Working on arts festivals
An Interview with Lucy Farrant, director of the Young Norfolk Arts Festival, talks about her career in festivals.
Lucy Farrant has a personality that seems perfectly suited to her role as director of the Young Norfolk Arts Festival (YNAF), running this year from 6-15th July in venues across Norwich. Her friendliness and focus on her work made her stand out as someone meant for the role.
Lucy’s career had a surprising beginning. After graduating from university she spent the first part of her career as a solicitor.
Following the birth of her children, her workload became increasingly difficult to manage and she stepped back from legal work.
When the first YNAF was created by Steffan Griffiths, headmaster to Lucy’s children in 2013, it immediately appealed to Lucy’s creative side.
“I’d always had a huge interest in all things creative. I was the sixth former who was in the school play, and the orchestra, and the choir. I absolutely loved it”
This love for the arts continued right through Lucy’s adult life, and she immediately got stuck in with Steffan’s project. After writing the report for the festival she became fully involved in 2014, and the journey from solicitor to festival director was complete.
Lucy’s hard work and determination has expanded the YNAF from a small project to an incorporated charitable trust, running year-round activities for young people in Norfolk.
What does it take to work in festivals?
Lucy says the biggest and most difficult job is fundraising. Funding is often difficult for arts organisation to come by, and it is a particular challenge since the activities the YNAF offers are free.
To overcome this, Lucy works tirelessly to build up partnerships and positive relations with organisations in the community. When I saw her, she had just finished writing a bid to Arts Council England, but a large proportion of funding and support comes from local partners.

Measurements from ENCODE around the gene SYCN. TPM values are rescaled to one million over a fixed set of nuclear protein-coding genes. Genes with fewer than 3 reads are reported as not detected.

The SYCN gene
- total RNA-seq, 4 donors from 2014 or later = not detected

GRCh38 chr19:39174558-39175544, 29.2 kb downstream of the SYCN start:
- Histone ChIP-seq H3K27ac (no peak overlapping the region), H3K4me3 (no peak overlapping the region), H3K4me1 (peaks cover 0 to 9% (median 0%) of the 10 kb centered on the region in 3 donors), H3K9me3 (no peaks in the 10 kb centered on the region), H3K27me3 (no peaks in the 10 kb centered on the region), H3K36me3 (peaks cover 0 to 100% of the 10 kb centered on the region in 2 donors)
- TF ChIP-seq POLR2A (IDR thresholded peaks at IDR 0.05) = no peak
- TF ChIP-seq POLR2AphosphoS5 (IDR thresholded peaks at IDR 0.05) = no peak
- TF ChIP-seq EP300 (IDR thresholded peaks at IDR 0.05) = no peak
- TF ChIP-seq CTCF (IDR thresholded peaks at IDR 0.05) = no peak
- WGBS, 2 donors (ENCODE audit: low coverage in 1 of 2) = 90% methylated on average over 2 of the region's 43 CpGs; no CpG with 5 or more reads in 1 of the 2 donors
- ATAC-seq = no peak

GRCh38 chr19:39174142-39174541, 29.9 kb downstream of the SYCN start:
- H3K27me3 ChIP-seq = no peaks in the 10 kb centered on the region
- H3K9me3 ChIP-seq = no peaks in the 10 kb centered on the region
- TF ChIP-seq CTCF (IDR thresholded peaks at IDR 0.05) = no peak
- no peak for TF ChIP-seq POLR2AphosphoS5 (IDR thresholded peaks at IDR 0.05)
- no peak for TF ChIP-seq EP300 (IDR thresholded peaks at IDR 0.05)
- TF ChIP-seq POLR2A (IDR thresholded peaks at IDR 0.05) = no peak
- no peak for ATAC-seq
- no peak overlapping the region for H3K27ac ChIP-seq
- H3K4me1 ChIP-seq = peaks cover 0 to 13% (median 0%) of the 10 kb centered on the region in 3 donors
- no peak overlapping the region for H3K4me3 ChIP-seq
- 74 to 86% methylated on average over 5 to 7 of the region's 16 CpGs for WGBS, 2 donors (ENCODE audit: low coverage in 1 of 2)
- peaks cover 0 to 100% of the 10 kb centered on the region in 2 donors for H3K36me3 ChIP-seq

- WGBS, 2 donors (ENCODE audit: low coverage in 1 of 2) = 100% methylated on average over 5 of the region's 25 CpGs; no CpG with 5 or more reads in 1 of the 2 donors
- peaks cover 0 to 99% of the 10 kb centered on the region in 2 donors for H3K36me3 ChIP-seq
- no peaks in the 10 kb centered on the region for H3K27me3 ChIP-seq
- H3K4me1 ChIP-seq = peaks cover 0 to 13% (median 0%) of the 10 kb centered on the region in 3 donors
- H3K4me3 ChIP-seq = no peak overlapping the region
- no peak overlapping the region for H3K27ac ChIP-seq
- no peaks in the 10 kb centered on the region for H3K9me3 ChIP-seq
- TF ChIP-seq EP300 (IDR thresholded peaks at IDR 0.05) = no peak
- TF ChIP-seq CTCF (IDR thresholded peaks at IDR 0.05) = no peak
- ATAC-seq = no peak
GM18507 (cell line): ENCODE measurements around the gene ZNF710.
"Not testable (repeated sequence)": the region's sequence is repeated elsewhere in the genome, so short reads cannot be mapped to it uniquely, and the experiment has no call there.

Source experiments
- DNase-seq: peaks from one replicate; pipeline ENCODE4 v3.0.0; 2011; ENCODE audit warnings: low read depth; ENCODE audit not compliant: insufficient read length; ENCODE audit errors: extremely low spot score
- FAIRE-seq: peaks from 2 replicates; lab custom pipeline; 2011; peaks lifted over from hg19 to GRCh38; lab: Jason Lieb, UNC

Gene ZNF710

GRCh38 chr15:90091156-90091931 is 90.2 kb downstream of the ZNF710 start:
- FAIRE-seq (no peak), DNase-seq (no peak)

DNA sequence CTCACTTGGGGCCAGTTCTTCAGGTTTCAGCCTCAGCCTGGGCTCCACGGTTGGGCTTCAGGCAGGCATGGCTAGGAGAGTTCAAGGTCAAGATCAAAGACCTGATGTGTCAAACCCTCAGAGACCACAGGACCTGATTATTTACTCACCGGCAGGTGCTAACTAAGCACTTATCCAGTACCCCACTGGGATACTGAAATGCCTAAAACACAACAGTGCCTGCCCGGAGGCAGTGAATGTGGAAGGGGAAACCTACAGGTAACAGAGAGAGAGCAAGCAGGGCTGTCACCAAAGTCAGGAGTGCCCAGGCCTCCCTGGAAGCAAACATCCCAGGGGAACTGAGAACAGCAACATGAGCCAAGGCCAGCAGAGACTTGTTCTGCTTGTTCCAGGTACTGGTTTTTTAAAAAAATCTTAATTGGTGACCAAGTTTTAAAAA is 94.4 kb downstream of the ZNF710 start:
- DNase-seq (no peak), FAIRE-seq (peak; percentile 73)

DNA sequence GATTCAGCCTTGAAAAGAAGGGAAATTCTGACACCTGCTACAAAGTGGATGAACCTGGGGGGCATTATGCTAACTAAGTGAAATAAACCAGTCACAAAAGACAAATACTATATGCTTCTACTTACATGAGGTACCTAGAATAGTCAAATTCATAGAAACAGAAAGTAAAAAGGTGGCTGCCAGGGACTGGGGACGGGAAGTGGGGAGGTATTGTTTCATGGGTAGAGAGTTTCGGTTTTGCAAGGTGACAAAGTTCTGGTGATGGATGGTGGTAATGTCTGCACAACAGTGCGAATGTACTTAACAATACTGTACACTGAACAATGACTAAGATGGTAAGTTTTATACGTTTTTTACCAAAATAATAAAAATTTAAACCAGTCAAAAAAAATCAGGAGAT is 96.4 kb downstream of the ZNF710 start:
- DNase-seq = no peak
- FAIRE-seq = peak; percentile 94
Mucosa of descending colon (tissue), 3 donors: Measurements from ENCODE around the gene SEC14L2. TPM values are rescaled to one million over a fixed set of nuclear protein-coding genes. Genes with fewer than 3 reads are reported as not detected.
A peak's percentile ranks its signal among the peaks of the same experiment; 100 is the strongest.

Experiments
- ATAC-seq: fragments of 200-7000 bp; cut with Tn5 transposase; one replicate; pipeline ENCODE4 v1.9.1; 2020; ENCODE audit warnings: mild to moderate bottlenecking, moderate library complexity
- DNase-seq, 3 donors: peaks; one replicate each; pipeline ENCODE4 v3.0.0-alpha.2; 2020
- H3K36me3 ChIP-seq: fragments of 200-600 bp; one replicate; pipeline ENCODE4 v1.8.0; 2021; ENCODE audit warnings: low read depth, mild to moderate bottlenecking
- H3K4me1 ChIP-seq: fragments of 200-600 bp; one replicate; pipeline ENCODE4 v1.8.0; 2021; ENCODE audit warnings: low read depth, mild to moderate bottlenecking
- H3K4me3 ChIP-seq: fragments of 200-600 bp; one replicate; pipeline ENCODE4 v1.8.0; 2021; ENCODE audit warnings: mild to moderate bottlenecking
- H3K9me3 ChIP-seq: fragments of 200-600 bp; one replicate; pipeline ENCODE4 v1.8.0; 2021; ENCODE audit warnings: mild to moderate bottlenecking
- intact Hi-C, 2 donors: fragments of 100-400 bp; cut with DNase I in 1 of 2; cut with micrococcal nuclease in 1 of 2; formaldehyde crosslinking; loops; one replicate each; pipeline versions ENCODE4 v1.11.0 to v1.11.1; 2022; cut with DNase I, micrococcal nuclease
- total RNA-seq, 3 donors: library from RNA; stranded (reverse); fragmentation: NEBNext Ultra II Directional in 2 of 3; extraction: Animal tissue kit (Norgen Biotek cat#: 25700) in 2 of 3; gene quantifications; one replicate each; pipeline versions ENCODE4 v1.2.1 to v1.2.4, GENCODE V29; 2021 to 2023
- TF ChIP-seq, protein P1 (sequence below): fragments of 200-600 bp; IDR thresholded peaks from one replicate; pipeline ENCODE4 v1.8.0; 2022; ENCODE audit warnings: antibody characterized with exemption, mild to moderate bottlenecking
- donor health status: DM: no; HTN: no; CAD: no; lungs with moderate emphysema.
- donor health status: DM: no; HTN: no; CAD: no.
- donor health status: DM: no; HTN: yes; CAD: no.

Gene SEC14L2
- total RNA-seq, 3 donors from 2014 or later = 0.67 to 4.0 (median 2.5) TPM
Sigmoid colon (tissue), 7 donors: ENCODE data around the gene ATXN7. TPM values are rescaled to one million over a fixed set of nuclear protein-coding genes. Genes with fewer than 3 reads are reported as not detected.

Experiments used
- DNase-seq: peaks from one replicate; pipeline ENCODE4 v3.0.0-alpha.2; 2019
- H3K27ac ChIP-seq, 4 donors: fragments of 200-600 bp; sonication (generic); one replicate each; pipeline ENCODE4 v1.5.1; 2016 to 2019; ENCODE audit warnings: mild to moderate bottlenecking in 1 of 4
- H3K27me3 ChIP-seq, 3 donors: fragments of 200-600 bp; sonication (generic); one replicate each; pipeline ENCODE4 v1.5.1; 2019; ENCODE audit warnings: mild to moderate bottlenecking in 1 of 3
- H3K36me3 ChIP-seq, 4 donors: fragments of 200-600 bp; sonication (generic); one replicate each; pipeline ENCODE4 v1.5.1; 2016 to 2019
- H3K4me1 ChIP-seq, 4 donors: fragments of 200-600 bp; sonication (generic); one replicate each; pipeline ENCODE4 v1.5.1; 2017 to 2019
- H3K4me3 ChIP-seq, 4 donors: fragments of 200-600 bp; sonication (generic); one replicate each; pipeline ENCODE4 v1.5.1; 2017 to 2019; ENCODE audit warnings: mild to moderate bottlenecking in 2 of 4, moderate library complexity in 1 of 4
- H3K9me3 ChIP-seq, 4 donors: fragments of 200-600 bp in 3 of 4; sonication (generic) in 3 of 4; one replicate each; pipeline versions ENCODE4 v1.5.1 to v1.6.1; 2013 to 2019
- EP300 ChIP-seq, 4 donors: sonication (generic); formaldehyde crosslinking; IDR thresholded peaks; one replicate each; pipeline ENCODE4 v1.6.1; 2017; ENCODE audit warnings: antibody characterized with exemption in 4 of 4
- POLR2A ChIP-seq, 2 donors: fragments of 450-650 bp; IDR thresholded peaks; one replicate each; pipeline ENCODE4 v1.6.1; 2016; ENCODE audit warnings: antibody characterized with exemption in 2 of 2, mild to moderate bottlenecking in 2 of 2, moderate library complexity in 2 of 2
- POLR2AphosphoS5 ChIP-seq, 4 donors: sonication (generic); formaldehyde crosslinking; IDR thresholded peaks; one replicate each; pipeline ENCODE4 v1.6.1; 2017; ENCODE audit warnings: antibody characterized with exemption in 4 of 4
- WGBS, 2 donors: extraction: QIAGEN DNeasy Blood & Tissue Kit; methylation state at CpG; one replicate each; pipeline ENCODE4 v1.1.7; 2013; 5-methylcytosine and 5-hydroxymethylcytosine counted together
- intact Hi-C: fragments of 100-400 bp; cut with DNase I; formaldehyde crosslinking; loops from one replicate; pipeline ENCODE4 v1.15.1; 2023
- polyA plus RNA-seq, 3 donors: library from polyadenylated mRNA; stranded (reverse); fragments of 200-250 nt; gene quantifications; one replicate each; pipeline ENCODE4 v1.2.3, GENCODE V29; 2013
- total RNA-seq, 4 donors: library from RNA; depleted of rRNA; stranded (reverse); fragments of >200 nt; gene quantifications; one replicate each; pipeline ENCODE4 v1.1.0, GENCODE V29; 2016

When not raising funds Lucy is in charge of programming the Young Norfolk Arts Trust’s (YNAT) events for the year. Large-scale events often need planning months, and even years in advance. “I’m currently doing as much work on the 2019 festival as this years” she admits.
Not all doom and gloom
While Lucy is quite candid about her disdain for fundraising, she proudly tells me how much she loves her job, especially when a project comes to life: “That’s the bit I really love: putting projects together, having ideas, making them happen.”
One of her recent undertakings involves bringing slam poetry to the YNAT, an opportunity she created after seeing a local slam poetry night. “I contacted the Poetry Society and said ‘Hey, can we do something with you?’ So I’m just in negotiation with them at the moment about what that’s going to look like.” She says.
With everything Lucy works on she expresses her gratitude to all the people she works with, whose positivity and willingness to try are essential in getting things going. “99% of the time people are trying to make things happen, it’s rare that I come across somebody who says ‘no you can’t do that’”
The YNAF Communications Team
Lucy praises the collection of secondary schoolers, college students, and undergraduates she works with as part of the YNAF communications team. “They are very motivated and very interested in what we do, and they know that it’s real work experience.”
The communications team provides a work experience opportunity for young people to get involved in the running of the festival. They handle a mix of photography, journalism, stewarding, and running the YNAF blog.
“Start small and give it a whirl”
This was Lucy’s advice for anyone looking to work in arts organisations and festivals.
While a degree is useful it is not a necessity to the work Lucy does. Instead, she emphasises the value of internships and work placements. “Anything that gives you a chance for real experience” is a great first step.
For Lucy, young people are also in a great position to create their own opportunities.
There are those who hunt down their own internships, run their own blogs, and manage their own projects and that’s a potential way into the industry. Indeed she encourages young people to put their own events together.
“If you have a project that you’re really interested in, if you want to have an open mic night because you have friends interested in that kind of thing who are potentially good performers, then start small and give it a whirl.”
Isaac Holden is an undergraduate English Literature student at the University of East Anglia. His interests include theatre and arts administration, and in his free time he works on the production crew for Off Topic Theatre. Upon graduation he hopes to pursue a full-time career in arts administration